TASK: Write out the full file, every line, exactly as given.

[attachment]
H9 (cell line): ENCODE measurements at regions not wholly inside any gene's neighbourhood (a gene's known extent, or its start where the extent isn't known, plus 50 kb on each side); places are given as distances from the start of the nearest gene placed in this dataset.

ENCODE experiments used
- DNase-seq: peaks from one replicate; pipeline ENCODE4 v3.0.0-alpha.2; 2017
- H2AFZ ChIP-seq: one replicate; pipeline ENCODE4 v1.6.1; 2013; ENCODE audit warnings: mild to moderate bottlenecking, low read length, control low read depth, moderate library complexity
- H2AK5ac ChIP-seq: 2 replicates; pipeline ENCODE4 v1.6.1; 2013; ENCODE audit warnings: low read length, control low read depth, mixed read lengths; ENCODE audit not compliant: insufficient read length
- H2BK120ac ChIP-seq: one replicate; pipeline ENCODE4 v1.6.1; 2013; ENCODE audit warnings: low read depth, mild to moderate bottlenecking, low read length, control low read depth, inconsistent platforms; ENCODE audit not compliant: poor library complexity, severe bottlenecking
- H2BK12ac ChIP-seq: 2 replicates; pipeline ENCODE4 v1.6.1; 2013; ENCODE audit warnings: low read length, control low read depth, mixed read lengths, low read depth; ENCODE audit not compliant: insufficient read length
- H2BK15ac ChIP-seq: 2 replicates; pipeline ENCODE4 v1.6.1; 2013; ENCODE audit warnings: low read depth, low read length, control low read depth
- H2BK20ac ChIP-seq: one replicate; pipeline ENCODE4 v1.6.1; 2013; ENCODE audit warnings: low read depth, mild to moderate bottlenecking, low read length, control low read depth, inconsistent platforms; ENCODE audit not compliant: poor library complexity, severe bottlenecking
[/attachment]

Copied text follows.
H9 (cell line): ENCODE measurements at regions not wholly inside any gene's neighbourhood (a gene's known extent, or its start where the extent isn't known, plus 50 kb on each side); places are given as distances from the start of the nearest gene placed in this dataset.

ENCODE experiments used
- DNase-seq: peaks from one replicate; pipeline ENCODE4 v3.0.0-alpha.2; 2017
- H2AFZ ChIP-seq: one replicate; pipeline ENCODE4 v1.6.1; 2013; ENCODE audit warnings: mild to moderate bottlenecking, low read length, control low read depth, moderate library complexity
- H2AK5ac ChIP-seq: 2 replicates; pipeline ENCODE4 v1.6.1; 2013; ENCODE audit warnings: low read length, control low read depth, mixed read lengths; ENCODE audit not compliant: insufficient read length
- H2BK120ac ChIP-seq: one replicate; pipeline ENCODE4 v1.6.1; 2013; ENCODE audit warnings: low read depth, mild to moderate bottlenecking, low read length, control low read depth, inconsistent platforms; ENCODE audit not compliant: poor library complexity, severe bottlenecking
- H2BK12ac ChIP-seq: 2 replicates; pipeline ENCODE4 v1.6.1; 2013; ENCODE audit warnings: low read length, control low read depth, mixed read lengths, low read depth; ENCODE audit not compliant: insufficient read length
- H2BK15ac ChIP-seq: 2 replicates; pipeline ENCODE4 v1.6.1; 2013; ENCODE audit warnings: low read depth, low read length, control low read depth
- H2BK20ac ChIP-seq: one replicate; pipeline ENCODE4 v1.6.1; 2013; ENCODE audit warnings: low read depth, mild to moderate bottlenecking, low read length, control low read depth, inconsistent platforms; ENCODE audit not compliant: poor library complexity, severe bottlenecking